Technology Under Trump: Designing Applications to Withstand the New Regime

Last weekend developers, designers, and politically minded technologists converged in New York City for a Debug Politics hackathon aimed at addressing political issues and increasing civic engagement. “The New York City tech scene is hungry to roll up its sleeves and get to work,” said Avand Amiri, one of the hackathon organizers. “There's a real sense that we need to get involved in politics at the technical level.”

The weekend’s top prize went to Second Opinion, an app that allows users to determine the trustworthiness of their Facebook feeds and find alternative viewpoints. Other notable projects include snapgov, a “tinder for legislation” application that aims to increase political education; phoneocracy, a platform that matches people over the phone with voters on the other side of the aisle; and Herdz, which branded itself as “Waze, but for protests.”

This technology marks an important step forward in the fight against fake news, disenfranchisement, and polarization — the issues, in other words, that shaped our most recent election. As the final countdown to Trump’s inauguration begins, however, developers like Tantek Çelik are arguing that Silicon Valley should instead focus on privacy and data security. “We are facing a situation where the tools for surveillance are already in place,” Çelik told me. “Rather than developing more tech products, we need to first make our existing products safer, more private and more secure.”

Çelik is referencing a strategy called “defensive design” — the practice of designing technology to minimize future misuse. “Technologists must evaluate how their products could be abused for censorship, surveillance, subversion,” Çelik said.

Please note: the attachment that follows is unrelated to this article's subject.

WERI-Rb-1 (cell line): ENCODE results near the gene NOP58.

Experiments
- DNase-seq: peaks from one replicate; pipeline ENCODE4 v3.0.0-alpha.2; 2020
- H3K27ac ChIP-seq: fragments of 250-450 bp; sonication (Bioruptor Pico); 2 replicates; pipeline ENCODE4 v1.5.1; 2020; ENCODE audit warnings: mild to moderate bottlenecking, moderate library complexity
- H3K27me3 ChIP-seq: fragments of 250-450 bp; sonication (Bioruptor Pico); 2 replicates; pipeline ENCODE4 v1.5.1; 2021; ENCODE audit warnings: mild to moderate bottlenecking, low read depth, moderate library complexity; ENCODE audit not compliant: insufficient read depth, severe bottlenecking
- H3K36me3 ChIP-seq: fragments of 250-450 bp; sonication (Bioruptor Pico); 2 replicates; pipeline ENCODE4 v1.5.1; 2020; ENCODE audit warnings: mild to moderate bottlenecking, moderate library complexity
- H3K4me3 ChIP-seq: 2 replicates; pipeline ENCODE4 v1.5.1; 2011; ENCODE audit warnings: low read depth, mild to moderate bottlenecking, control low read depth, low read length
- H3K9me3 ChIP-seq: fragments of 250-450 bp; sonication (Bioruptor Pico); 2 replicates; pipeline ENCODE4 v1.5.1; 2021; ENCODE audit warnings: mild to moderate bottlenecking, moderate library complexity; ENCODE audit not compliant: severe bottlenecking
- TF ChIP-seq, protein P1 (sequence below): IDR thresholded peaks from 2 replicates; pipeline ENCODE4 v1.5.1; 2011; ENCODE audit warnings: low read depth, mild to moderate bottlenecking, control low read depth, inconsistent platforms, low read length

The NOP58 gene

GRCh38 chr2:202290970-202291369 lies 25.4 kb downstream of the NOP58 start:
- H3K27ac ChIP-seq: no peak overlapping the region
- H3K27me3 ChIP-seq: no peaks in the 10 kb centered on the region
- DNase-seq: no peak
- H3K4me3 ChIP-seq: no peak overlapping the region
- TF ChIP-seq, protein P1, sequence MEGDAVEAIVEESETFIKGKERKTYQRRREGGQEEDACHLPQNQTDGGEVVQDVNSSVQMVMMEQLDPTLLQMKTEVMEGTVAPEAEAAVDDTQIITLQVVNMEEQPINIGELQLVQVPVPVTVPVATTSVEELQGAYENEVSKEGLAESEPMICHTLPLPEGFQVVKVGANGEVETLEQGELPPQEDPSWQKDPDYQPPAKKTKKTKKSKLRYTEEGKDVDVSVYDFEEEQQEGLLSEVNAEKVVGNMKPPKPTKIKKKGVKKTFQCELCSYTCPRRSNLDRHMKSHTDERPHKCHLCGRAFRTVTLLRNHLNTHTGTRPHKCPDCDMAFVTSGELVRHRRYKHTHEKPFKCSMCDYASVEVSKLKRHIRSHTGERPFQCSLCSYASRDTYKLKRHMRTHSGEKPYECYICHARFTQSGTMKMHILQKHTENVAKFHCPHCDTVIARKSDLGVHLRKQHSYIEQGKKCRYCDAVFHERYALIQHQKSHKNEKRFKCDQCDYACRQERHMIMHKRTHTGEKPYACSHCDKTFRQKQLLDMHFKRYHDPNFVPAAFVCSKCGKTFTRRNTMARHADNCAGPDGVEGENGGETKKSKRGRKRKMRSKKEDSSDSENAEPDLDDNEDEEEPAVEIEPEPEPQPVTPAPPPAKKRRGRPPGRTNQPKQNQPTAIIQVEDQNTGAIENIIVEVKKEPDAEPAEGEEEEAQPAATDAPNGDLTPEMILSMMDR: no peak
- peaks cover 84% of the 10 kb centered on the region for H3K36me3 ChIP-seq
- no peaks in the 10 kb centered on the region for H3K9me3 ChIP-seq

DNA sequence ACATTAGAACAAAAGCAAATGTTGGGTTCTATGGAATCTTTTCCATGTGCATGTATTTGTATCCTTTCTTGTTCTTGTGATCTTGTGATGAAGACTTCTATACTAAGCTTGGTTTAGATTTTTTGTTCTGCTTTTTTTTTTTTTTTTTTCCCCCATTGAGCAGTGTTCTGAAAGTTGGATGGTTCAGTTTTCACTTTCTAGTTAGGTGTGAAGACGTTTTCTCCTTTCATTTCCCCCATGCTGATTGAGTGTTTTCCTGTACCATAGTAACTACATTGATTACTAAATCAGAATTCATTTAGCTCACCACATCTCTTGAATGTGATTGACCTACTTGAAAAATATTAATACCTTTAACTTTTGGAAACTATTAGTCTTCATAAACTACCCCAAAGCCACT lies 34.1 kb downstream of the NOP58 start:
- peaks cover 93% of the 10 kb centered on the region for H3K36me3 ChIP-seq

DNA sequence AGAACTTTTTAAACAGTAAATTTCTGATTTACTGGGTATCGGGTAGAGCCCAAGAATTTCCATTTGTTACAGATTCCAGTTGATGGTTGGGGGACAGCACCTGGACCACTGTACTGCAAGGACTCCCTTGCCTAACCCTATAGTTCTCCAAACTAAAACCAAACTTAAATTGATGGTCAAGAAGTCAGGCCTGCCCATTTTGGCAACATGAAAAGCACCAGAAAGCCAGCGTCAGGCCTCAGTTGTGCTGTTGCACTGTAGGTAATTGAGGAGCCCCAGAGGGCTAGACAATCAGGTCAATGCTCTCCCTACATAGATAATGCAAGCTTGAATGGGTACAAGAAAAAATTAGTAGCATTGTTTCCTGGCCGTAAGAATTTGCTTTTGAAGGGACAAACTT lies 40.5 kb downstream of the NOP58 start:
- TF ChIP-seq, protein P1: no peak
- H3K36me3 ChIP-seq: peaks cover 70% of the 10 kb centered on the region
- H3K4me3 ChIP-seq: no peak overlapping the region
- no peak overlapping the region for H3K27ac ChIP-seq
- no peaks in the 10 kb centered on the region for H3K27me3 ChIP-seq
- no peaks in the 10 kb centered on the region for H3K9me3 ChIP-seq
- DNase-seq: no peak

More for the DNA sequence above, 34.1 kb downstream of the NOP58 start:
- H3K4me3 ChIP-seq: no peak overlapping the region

“Many of us work at companies that collect a large amount of behavioral data,” Maciej Ceglowski, founder of Bay Area Tech Solidarity, agreed recently. “Consider how someone with full access to this data could use it against vulnerable people. What are the actual SQL queries they would run if they wanted to identify Muslims, or undocumented immigrants, or trans people?”

Maciej is not alone in voicing these concerns. Yesterday, over 50 tech employees gathered outside of Palantir’s headquarters in Palo Alto to demand that the company, co-founded by vocal Trump supporter Peter Thiel, take a stand against Trump’s “Muslim registry.” This is more than a hypothetical concern: border patrol agents have already begun questioning Muslim Americans about their political and religious beliefs and demanding access to their phones and social media accounts as they try to re-enter the country. “Given the severity of the situation at hand, we need everyone focused on making things safer for our most vulnerable populations,” Çelik added.

In an effort to do exactly that, Debug Politics has begun soliciting hackathon ideas from organizations like the New York Immigration Coalition and Planned Parenthood. “What NYIC asked for—and this makes a lot of sense—is a deportation safety kit of sorts, a digital pin to hold a user’s passport and immigration information,” Jay Cheng, a campaign manager and member of Debug Politics, told me. “The idea is that if a deportation or raid is about to take place, the user can press a button and the entire packet will be sent to a family member or trusted friend, along with information about legal rights and instructions on how to take care of their children.”

Such ideas are a bridge between Çelik’s argument for defensive design and Debug Politics’ call for new tech solutions. As we watch the transition of power from an administration that failed to stand up for personal privacy and data security to one that is sure to fight against it, Silicon Valley is faced with a choice: follow the trend of digital complacency, or take a hard look at our contributions to the increasing vulnerability of personal data—and shore up our defenses in preparation for what is to come.

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